brand awareness, perceived quality, brand associations, andother proprietary brand assets. As a measurable asset, brandequity may increase cash ﬂow to the ﬁrm (Simon andSullivan, 1993) and competitive advantages based onnonprice competition (Aaker, 1991).A consumer’s attitude towards a wine brand is also a keycomponent of brand equity. Often, brand attitude reﬂects theextent to which a ﬁrm has been able to create close emotionalbonds with the customer (Lemon
, 2001). In the wineindustry, loyalty programs such as wine clubs, specialrecognition or treatment such as invitations to member-onlyfunctions, community-building programs such as support of local schools or events, and knowledge-building programssuch as food pairing classes can build strong emotional bonds.If a winery is able to help a customer feel a strong sense of belonging and makes them feel like part of the family, then afeeling of commitment towards the relationship with thewinery starts to be cultivated. Commitment is deﬁned as aconsumer’s belief that an ongoing relationship is worthinvesting time, energy, and money in (Sharma and Patterson,2000). Hirschmann and Holbrook (1982) proposed thatextremely positive, consumption-related emotions are likely tolead to very high levels of commitment.The wine’s image is another component of brand equityand can be critical when the customer’s use of the product ishighly visible to others (Lemon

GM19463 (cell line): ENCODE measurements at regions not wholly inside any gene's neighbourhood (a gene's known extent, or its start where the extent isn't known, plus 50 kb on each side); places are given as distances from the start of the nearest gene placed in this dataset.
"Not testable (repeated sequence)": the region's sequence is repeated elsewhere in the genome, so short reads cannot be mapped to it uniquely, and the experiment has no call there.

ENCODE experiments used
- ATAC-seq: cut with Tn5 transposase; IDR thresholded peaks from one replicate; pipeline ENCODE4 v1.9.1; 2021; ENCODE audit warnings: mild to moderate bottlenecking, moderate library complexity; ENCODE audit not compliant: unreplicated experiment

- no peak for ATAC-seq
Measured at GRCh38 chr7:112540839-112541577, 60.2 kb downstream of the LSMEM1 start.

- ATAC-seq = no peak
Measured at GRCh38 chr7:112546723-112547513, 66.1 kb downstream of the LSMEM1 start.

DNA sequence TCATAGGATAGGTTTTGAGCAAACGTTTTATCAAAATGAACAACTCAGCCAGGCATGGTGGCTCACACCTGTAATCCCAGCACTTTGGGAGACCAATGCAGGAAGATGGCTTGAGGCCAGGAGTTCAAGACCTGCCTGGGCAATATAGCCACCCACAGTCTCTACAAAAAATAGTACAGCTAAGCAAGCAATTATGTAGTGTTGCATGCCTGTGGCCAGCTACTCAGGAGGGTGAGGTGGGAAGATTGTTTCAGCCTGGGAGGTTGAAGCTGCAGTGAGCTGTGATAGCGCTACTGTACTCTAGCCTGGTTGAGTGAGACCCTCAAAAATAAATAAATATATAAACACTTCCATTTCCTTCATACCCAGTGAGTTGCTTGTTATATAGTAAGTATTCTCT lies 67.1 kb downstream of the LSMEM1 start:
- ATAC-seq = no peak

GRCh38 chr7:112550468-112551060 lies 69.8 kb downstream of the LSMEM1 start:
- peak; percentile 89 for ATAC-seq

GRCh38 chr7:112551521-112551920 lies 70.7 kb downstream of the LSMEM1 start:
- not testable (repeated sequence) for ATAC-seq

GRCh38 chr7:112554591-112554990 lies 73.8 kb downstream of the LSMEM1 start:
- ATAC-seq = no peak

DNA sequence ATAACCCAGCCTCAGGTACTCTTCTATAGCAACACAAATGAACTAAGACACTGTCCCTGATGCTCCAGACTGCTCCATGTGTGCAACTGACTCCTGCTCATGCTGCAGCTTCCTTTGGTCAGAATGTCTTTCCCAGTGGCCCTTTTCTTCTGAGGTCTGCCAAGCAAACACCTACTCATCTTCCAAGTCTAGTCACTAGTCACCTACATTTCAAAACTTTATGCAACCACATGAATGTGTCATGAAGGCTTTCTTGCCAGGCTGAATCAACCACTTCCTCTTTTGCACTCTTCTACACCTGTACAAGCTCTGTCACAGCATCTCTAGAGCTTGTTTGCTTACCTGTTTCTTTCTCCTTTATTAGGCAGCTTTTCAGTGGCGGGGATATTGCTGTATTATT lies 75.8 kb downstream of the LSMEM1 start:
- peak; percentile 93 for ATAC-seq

, 2001). The brandbecomes an extension of the individual, a statement theindividual can make to the world about himself or herself.Everything a winery does that the public sees can affect thebrand’s image: label design, price, ratings, advertising,customer service, community service, environmental issues,which restaurants serve it, and which celebrity drinks it.Brand equity for a winery is a competitive asset that isdeveloped over time. It is what may prompt a consumer topurchase one wine with similar attributes and price overanother. It is a combination of factors such as brand loyalty,brand awareness, perceived quality, brand image, andattitudes toward the company and its wine (Orth
,2005). Positive customer experiences should contribute topositive attitudes towards the brand and thus contributetoward building brand equity for the winery.